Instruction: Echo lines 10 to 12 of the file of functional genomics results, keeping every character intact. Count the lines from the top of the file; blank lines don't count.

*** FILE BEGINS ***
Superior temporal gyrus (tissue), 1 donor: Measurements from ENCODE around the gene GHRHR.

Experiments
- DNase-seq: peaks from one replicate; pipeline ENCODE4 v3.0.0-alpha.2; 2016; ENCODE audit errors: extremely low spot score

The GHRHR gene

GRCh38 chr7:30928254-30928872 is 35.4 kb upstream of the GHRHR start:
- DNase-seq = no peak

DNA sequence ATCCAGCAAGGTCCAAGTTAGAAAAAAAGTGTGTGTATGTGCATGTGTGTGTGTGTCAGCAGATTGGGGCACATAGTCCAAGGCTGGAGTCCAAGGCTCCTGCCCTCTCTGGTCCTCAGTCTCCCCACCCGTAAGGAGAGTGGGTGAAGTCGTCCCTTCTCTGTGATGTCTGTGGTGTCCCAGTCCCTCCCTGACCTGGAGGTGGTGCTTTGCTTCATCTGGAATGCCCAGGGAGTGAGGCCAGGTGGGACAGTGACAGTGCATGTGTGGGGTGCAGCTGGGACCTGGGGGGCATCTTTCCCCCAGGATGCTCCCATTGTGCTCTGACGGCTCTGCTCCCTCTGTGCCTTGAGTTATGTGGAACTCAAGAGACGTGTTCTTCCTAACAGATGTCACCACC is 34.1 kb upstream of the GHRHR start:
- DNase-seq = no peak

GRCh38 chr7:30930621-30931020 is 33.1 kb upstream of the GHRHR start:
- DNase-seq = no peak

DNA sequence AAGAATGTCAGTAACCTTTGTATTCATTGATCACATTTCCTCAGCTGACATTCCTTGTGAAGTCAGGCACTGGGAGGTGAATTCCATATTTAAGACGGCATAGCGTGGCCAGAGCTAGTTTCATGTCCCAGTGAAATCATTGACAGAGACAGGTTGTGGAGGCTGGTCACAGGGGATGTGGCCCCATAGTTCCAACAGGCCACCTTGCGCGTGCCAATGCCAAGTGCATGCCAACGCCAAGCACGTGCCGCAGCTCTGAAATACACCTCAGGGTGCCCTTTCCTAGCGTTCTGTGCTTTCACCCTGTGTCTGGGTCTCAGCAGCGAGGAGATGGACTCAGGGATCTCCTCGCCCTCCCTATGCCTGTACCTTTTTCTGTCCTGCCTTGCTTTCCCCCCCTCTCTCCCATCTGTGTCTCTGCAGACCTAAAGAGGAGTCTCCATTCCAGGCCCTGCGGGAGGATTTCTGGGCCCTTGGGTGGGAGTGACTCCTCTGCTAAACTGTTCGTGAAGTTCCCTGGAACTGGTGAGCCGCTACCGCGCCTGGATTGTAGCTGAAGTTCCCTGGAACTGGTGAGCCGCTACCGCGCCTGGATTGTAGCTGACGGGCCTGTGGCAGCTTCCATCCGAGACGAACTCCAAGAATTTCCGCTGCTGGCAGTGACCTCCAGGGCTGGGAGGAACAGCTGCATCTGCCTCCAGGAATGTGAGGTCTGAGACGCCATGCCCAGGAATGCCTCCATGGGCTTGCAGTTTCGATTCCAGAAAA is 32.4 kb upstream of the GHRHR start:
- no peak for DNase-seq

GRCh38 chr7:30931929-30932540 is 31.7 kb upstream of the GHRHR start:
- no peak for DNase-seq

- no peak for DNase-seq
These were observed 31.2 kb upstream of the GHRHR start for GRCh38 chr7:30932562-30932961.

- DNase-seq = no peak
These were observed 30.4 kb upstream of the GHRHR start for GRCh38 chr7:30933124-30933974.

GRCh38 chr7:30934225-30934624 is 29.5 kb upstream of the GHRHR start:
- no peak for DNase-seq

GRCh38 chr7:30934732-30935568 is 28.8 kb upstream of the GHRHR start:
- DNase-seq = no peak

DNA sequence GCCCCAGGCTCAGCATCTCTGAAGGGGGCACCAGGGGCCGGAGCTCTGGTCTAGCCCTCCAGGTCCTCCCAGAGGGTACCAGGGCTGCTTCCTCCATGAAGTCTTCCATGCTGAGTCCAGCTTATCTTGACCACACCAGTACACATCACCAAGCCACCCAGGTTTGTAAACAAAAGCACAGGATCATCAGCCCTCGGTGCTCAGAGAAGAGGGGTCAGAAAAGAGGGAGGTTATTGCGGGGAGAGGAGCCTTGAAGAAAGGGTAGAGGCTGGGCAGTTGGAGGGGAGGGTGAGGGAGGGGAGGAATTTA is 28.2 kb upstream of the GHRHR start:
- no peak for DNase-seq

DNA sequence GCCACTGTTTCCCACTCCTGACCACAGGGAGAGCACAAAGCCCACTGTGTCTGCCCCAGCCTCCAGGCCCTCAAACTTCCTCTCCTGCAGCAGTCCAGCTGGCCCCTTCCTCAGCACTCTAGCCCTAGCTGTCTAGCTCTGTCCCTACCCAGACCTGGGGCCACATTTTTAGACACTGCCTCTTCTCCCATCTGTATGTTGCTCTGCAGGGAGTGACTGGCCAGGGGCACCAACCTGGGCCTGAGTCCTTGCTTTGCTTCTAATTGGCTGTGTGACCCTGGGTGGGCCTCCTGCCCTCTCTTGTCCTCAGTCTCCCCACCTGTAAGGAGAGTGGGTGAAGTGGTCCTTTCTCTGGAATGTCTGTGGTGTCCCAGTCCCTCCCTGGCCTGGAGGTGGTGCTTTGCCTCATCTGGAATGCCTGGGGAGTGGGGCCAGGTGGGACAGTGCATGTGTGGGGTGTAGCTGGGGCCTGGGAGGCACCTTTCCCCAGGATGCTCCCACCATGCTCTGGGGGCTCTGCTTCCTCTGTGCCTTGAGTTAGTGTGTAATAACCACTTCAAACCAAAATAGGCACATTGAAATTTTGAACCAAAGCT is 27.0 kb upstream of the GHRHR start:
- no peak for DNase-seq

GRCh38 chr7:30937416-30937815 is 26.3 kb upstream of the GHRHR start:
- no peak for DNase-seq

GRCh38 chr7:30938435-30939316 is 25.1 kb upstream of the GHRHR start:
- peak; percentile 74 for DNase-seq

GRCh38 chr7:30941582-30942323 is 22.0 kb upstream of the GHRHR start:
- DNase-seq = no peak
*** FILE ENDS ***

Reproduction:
- DNase-seq = no peak

DNA sequence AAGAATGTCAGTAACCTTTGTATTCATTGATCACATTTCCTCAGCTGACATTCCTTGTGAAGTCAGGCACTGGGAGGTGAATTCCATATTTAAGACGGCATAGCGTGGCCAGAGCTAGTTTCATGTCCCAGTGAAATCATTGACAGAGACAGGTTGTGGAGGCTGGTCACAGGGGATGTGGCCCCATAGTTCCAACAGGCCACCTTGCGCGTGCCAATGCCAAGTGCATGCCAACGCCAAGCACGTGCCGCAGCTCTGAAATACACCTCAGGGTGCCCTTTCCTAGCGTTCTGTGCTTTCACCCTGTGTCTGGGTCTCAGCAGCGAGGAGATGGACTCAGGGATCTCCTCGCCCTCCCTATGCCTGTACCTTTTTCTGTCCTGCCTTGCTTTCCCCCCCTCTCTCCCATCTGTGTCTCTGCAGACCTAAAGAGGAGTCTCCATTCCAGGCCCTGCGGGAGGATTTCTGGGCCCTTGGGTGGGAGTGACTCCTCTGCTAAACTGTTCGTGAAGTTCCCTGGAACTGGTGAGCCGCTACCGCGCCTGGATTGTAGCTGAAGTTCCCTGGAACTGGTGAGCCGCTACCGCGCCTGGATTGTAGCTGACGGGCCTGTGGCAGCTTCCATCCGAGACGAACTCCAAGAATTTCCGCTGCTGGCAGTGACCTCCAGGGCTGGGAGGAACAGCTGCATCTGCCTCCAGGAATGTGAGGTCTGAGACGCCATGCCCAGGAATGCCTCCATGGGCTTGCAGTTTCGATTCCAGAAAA is 32.4 kb upstream of the GHRHR start:
- no peak for DNase-seq